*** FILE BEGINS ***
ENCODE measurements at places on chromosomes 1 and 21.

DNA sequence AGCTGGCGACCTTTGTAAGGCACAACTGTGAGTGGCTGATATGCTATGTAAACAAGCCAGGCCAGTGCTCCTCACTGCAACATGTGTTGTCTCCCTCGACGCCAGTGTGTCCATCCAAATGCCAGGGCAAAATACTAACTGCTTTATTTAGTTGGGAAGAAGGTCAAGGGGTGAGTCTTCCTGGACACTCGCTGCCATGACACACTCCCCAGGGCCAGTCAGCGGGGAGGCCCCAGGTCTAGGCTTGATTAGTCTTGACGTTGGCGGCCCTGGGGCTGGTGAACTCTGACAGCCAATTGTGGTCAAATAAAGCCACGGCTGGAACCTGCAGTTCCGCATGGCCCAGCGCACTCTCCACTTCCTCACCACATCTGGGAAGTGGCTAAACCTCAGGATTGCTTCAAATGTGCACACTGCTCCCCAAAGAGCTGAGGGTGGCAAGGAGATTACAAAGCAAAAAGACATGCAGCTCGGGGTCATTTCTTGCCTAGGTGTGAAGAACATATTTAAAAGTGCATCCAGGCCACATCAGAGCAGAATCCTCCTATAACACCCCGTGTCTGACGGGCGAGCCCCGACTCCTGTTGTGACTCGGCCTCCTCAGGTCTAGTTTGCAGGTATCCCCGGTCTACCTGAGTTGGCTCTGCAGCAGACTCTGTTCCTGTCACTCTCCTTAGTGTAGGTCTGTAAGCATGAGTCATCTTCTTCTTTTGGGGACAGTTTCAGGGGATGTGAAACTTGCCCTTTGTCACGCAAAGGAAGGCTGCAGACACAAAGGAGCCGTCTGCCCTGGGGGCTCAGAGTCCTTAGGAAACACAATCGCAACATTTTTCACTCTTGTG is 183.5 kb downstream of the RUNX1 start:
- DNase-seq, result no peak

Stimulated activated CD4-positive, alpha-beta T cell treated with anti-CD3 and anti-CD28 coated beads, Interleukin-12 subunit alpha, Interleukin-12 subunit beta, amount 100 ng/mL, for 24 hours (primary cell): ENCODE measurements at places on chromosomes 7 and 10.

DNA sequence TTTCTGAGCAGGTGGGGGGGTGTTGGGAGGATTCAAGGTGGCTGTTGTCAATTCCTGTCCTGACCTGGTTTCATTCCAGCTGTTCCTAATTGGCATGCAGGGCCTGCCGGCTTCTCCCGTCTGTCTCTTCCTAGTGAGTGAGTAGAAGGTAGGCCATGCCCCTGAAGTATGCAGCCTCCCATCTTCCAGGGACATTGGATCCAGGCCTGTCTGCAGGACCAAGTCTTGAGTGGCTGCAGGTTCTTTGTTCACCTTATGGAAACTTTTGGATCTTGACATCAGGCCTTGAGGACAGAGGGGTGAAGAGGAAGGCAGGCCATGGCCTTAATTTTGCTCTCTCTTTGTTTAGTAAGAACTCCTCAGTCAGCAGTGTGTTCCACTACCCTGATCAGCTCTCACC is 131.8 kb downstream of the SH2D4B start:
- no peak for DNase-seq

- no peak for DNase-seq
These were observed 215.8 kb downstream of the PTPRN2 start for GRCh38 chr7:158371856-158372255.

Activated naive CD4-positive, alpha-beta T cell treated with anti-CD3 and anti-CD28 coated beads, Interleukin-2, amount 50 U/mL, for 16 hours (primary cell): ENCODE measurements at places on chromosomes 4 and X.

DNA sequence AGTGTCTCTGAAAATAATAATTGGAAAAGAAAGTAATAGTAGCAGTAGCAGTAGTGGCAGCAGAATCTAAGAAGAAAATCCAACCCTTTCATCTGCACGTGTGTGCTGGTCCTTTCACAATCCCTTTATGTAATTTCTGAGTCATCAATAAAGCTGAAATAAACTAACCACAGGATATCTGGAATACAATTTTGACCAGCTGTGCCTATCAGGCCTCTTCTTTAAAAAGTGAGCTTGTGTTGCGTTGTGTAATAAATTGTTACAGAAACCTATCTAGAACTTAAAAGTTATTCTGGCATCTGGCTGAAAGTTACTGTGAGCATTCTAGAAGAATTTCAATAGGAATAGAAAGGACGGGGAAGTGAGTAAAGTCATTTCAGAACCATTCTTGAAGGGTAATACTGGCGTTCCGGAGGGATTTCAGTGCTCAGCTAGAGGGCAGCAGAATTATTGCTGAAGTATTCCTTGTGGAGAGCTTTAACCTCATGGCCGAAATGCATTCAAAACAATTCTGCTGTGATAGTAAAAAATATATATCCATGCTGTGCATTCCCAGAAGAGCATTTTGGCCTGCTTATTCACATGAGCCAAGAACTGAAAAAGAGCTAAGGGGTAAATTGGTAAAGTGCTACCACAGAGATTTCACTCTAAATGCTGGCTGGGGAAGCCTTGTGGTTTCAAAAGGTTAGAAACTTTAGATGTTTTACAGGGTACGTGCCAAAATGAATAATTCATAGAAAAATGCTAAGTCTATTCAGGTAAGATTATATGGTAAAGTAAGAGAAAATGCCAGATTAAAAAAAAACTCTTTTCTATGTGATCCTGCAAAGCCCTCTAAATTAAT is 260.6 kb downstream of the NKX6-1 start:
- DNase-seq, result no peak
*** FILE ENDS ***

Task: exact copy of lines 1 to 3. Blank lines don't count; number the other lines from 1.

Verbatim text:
ENCODE measurements at places on chromosomes 1 and 21.

DNA sequence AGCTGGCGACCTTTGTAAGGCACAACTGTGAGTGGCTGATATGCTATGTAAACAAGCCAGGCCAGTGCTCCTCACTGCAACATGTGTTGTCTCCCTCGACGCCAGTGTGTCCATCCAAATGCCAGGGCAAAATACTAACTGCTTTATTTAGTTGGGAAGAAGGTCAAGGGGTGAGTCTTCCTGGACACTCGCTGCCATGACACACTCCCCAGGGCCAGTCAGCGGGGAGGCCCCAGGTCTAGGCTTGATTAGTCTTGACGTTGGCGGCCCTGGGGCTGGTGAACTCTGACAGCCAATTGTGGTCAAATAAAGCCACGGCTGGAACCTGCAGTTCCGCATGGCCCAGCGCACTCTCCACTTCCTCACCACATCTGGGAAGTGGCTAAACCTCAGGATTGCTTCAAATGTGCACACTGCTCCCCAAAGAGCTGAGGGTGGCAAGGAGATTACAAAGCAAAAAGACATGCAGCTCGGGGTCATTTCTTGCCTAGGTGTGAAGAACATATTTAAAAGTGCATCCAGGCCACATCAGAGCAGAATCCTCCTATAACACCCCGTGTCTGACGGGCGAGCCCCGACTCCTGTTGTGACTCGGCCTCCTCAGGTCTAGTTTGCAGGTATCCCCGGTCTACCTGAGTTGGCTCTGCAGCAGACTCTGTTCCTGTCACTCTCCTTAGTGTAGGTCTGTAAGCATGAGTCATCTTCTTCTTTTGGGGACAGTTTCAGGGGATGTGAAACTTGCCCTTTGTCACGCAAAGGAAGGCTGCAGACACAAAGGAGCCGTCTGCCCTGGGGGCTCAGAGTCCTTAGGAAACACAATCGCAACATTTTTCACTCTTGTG is 183.5 kb downstream of the RUNX1 start:
- DNase-seq, result no peak